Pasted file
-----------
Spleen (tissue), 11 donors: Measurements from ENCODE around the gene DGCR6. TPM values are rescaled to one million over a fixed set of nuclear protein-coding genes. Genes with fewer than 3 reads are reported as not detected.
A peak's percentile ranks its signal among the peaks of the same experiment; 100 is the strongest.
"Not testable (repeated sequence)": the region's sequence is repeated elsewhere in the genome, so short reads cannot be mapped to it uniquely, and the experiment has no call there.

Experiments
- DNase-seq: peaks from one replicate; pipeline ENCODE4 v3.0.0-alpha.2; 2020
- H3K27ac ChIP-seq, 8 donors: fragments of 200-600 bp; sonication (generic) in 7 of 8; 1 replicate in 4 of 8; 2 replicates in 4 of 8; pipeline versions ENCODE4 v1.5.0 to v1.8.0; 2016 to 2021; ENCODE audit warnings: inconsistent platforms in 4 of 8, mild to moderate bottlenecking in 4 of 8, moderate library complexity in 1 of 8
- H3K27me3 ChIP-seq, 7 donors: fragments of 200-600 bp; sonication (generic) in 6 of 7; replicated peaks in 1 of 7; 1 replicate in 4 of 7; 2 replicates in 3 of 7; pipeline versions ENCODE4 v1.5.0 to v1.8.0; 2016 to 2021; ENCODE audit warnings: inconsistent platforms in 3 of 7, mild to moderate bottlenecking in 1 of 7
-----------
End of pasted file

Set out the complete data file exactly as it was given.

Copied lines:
Spleen (tissue), 11 donors: Measurements from ENCODE around the gene DGCR6. TPM values are rescaled to one million over a fixed set of nuclear protein-coding genes. Genes with fewer than 3 reads are reported as not detected.
A peak's percentile ranks its signal among the peaks of the same experiment; 100 is the strongest.
"Not testable (repeated sequence)": the region's sequence is repeated elsewhere in the genome, so short reads cannot be mapped to it uniquely, and the experiment has no call there.

Experiments
- DNase-seq: peaks from one replicate; pipeline ENCODE4 v3.0.0-alpha.2; 2020
- H3K27ac ChIP-seq, 8 donors: fragments of 200-600 bp; sonication (generic) in 7 of 8; 1 replicate in 4 of 8; 2 replicates in 4 of 8; pipeline versions ENCODE4 v1.5.0 to v1.8.0; 2016 to 2021; ENCODE audit warnings: inconsistent platforms in 4 of 8, mild to moderate bottlenecking in 4 of 8, moderate library complexity in 1 of 8
- H3K27me3 ChIP-seq, 7 donors: fragments of 200-600 bp; sonication (generic) in 6 of 7; replicated peaks in 1 of 7; 1 replicate in 4 of 7; 2 replicates in 3 of 7; pipeline versions ENCODE4 v1.5.0 to v1.8.0; 2016 to 2021; ENCODE audit warnings: inconsistent platforms in 3 of 7, mild to moderate bottlenecking in 1 of 7